Credit Suisse Group AG (CSGN) must defend fraud claims by institutional investors who bought $2 billion in notes issued by the bankrupt health-care financer, National Century Financial Enterprises Inc., a judge ruled today.
The noteholders claim Credit Suisse, the placement agent, knew or should have known of the $2.9 billion fraud that led to National Century’s collapse in 2002. Ten executives of the Dublin, Ohio-based company were convicted of crimes, including former Chief Executive Officer Lance Poulsen, who is serving 30 years in prison.
Credit Suisse argued that it didn’t know of the fraud, which National Century hid, and that it didn’t mislead noteholders, according to today’s ruling by U.S. District Judge James Graham in Columbus, Ohio. Graham granted other parts of the bank’s motion to dismiss the case.
“Noteholders have submitted sufficient evidence in support of their fraud-based claims to create genuine issues of material fact,” Graham wrote in a 115-page decision.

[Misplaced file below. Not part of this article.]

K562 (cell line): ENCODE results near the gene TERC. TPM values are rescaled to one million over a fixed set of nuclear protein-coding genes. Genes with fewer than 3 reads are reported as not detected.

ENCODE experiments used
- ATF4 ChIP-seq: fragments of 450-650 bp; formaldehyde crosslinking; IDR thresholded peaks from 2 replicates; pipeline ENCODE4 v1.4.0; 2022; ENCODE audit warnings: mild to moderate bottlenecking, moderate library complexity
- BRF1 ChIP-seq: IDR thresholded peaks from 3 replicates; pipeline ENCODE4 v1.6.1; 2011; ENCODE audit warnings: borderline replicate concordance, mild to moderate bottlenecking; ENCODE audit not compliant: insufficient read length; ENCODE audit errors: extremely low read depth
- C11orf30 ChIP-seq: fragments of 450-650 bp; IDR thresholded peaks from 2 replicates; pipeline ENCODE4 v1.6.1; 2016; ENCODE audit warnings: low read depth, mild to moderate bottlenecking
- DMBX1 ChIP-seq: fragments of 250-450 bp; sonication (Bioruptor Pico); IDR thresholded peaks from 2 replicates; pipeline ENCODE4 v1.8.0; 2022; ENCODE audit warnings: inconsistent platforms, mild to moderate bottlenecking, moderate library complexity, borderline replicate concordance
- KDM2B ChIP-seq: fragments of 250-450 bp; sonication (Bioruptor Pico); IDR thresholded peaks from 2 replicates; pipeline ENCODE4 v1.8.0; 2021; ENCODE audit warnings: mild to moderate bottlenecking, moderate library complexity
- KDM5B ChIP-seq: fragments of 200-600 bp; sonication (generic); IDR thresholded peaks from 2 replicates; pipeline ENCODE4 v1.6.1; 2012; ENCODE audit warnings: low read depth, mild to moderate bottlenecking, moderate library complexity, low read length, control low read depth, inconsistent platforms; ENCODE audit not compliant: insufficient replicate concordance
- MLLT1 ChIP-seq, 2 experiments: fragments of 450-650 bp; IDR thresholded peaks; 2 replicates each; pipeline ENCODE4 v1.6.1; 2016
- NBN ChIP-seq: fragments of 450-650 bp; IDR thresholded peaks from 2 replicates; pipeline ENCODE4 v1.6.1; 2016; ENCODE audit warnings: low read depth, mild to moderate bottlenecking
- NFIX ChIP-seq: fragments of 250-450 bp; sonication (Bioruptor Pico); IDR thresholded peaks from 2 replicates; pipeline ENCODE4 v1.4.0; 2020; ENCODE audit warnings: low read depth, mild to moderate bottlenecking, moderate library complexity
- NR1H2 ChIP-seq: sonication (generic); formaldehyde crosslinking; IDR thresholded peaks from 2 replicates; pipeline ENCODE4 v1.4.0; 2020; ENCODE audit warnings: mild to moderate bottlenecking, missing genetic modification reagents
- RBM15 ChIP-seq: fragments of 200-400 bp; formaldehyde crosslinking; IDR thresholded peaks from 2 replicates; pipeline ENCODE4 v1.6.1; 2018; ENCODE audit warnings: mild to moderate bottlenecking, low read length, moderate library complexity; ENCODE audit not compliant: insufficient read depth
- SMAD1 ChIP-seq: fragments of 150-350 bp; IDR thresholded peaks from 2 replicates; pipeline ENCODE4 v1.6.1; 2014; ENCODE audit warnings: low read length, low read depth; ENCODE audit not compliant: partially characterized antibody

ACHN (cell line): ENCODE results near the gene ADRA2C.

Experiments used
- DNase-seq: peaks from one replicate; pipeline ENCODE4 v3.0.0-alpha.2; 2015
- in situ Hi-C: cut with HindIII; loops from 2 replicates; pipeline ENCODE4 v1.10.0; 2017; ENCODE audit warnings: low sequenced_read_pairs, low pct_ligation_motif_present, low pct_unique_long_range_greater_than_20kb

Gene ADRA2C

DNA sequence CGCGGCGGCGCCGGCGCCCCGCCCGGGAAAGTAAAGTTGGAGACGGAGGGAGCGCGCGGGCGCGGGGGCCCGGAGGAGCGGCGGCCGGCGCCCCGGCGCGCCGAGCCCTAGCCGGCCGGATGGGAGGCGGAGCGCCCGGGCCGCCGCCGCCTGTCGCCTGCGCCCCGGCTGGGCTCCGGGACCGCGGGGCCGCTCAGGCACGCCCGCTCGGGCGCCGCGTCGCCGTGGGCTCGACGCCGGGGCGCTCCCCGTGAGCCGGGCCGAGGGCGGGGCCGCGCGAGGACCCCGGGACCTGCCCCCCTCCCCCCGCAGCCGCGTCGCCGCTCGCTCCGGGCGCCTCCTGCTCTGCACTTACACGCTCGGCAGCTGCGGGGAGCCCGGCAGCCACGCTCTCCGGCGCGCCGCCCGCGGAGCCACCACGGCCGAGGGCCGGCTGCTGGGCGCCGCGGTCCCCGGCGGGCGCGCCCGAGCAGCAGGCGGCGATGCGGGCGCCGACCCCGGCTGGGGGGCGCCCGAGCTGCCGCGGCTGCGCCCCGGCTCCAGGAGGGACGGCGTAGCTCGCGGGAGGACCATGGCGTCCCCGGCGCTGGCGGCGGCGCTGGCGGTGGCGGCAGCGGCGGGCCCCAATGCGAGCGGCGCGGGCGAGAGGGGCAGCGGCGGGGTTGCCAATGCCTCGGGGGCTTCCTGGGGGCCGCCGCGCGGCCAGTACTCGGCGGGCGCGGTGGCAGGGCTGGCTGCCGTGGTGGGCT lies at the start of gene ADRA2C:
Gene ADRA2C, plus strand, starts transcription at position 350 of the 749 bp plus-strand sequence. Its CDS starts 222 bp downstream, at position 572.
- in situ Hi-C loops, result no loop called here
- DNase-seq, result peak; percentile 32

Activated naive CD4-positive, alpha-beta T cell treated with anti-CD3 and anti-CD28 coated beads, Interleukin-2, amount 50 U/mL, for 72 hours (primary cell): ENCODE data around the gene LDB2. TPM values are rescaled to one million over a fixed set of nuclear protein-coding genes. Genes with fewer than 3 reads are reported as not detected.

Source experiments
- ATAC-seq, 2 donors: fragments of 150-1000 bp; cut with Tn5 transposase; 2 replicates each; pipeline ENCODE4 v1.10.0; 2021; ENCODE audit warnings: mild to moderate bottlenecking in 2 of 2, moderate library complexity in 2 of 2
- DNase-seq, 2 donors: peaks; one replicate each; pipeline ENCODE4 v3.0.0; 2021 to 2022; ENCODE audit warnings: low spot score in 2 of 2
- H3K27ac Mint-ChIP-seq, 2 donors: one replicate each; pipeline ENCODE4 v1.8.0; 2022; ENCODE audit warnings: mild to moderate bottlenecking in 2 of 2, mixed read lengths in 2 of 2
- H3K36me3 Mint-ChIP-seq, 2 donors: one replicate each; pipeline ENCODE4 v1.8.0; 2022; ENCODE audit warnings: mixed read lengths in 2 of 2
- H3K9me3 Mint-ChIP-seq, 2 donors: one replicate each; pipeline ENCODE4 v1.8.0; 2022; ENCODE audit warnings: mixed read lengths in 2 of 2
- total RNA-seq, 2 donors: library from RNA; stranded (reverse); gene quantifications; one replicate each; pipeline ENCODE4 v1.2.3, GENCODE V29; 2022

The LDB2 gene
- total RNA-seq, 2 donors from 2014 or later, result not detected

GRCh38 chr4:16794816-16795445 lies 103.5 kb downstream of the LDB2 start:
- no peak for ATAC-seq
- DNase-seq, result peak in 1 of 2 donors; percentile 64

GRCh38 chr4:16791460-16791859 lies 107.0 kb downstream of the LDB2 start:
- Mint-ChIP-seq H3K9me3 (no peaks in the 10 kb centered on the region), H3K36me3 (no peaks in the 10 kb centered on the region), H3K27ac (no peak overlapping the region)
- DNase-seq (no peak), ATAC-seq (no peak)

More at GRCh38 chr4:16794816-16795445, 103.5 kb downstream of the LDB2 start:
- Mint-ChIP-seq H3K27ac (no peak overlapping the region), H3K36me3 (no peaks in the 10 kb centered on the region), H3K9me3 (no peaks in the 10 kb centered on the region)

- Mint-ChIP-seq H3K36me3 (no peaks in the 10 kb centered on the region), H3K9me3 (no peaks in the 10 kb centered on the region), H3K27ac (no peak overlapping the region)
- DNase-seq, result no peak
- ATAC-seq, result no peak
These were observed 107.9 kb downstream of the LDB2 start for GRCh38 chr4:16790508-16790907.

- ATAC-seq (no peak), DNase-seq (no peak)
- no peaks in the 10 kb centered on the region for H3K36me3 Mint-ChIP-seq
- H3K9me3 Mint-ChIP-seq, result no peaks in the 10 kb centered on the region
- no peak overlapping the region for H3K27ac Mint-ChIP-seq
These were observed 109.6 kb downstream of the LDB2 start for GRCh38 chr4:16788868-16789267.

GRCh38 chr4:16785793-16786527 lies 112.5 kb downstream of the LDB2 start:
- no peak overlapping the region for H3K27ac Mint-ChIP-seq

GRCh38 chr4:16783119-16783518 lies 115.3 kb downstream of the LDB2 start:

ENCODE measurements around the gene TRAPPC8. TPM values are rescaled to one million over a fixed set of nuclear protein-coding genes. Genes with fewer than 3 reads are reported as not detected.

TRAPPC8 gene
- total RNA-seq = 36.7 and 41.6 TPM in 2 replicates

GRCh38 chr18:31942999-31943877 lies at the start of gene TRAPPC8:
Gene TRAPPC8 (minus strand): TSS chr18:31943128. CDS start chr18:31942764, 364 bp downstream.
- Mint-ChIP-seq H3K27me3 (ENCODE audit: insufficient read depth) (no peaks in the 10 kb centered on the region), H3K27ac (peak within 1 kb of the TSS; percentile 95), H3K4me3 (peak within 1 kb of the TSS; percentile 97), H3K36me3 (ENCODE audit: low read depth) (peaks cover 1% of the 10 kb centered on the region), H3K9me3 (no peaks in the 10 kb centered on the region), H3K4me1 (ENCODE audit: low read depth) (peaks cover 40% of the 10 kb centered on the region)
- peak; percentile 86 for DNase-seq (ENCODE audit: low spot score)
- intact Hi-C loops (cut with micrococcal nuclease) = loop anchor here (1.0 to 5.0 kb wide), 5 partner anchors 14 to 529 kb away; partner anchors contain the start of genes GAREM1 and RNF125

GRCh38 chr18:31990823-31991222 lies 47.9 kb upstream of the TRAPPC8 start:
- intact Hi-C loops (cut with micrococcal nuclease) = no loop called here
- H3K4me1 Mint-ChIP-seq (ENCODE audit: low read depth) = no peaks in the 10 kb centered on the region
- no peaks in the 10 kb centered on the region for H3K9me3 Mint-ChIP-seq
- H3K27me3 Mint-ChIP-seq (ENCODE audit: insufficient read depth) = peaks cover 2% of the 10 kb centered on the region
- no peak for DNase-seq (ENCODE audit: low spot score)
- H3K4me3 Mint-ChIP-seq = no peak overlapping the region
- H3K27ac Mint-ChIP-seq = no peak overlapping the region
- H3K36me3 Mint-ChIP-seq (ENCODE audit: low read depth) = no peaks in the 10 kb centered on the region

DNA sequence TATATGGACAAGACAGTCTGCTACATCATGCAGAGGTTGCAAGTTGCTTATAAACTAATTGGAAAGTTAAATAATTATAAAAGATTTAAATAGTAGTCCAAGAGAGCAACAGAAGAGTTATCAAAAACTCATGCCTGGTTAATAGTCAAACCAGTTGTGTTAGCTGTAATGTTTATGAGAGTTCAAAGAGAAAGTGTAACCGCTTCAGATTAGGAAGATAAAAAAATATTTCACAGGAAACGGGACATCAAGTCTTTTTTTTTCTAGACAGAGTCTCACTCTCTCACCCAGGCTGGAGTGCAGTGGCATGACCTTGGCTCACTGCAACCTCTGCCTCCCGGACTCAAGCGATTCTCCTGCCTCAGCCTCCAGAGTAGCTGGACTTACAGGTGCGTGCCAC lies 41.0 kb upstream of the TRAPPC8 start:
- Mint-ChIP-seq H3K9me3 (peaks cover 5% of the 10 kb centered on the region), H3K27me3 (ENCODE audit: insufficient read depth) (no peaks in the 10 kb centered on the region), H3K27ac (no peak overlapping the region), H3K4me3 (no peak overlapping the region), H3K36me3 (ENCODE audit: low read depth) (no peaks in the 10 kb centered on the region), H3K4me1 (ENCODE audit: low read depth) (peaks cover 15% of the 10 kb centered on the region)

Claims against the Zurich-based bank for negligent misrepresentation and aiding and abetting breach of fiduciary duty were dismissed by the judge.
“Credit Suisse will continue its defense of this decade- old case, and remains confident that a jury will find based on all the evidence that it should not be held responsible for assisting or committing any wrongdoing,” Steven Vames, a Credit Suisse spokesman, said in an e-mailed statement.
The case is In re National Century Financial Enterprises Inc. Investment Litigation, 03-md-01565, U.S. District Court, Southern District of Ohio (Columbus).
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